Laparoscopic Gallbladder Surgery.
  “Each year, in the United States, approximately 500,000 people develop symptoms or complications of gallstones requiring cholecystectomy. Gallstone disease is responsible for about 10,000 deaths per year in the United States. About 7000 deaths are attributable to acute gallstone complications, such as acute pancreatitis
Surgical Procedures  >  Gallstones  >  Laparoscopic vs Open Surgery    
Laparoscopic Vs Open Surgery
  • Very small incisions (3 to 4) and in selected cases even 1 incision! (Single Port Access Surgery)
  • Fast recovery time (one night hospital stay)
  • Minimal postoperative pain
  • Lower morbidity rate
  • Lower hospital stay
  • Return to normal activity and return to work in shorter period of time (complete recovery in 5 to 7 days)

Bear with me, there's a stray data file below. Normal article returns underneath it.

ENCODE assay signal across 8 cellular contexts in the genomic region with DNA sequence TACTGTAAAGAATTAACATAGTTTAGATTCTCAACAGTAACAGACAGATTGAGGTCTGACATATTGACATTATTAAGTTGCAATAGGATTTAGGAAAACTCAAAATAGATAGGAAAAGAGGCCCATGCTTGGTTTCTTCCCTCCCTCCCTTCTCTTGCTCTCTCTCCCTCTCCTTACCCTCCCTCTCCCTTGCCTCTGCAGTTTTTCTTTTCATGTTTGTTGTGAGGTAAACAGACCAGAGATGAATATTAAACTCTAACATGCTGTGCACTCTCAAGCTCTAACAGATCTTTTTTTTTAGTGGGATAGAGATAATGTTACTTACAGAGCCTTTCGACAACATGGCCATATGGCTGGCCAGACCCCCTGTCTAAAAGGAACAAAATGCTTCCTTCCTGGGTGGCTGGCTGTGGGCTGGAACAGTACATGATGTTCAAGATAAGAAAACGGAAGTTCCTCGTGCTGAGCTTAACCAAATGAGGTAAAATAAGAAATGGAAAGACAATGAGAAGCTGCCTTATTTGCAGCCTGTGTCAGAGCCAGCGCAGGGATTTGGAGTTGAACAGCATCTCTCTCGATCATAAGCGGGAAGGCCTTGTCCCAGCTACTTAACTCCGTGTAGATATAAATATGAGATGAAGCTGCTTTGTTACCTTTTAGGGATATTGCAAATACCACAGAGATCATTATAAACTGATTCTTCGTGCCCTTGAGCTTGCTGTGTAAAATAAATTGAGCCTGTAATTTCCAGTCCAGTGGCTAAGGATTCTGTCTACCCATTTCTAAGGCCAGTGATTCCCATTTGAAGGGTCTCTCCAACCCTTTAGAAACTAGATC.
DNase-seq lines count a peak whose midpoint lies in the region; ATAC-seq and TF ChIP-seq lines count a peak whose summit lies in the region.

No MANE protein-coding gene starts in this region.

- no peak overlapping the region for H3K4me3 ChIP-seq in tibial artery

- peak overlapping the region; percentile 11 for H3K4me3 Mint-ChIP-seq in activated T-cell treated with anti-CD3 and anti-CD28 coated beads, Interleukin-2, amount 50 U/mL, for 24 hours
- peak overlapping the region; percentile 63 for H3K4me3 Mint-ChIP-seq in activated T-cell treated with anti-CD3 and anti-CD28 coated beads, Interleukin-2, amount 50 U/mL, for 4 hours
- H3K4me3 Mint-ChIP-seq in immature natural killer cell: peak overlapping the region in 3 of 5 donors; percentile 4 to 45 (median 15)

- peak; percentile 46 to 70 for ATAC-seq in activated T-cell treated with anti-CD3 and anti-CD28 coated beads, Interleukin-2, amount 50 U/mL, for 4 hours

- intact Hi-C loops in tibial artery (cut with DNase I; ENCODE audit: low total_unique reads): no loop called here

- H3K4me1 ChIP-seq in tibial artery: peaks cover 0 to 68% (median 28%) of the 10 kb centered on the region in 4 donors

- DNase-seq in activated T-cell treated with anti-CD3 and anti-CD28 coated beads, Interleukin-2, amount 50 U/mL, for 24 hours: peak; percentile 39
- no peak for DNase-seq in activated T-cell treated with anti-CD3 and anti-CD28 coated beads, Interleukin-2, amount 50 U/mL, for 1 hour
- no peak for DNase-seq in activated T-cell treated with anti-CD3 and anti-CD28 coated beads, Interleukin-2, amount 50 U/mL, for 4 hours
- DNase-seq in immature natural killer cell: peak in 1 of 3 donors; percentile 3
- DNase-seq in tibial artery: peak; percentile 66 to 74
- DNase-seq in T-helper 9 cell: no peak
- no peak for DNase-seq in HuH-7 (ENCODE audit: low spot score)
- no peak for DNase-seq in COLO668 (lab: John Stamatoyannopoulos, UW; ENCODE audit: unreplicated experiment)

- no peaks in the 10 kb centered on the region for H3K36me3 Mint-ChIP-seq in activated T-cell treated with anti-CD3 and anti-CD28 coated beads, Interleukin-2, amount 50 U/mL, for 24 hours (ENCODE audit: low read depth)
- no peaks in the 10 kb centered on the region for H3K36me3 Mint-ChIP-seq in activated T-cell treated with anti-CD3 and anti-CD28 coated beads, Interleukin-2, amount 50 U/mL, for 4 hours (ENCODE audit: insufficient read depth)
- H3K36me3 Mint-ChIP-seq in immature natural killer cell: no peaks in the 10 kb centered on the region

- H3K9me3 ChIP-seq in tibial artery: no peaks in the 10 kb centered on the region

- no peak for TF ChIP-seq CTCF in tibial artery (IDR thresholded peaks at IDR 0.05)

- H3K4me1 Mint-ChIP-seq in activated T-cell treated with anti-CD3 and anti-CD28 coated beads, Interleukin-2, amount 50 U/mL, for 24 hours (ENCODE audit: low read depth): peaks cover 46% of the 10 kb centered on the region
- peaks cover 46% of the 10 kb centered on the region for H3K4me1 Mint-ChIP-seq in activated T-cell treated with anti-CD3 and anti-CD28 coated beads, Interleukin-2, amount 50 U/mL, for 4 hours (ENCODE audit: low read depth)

• Decreased risk of wound infection and hernia formation
  • Minimal scarring

Complications (All rare in experienced hands)

  • Wound infection 1 to 4%
  • Bleeding <1%
  • Pancreatitis <0.3%
  • Bile leak 0.7%
  • Retained common duct stone <5%
  • Bile duct injury 0.4%
  • Conversion to open surgery less than 5%. **

  • **Conversion should never be considered as a failure, but as a tool, when Dr. Rosales decides that the laparoscopic approach might lead to unnecessary complications. Factors that contribute to the need to convert to an open procedure are:

  • Increased patient age
  • Elevated American Society of Anesthesiologists (ASA) Class
  • Extreme Obesity
  • Thickened gallbladder wall

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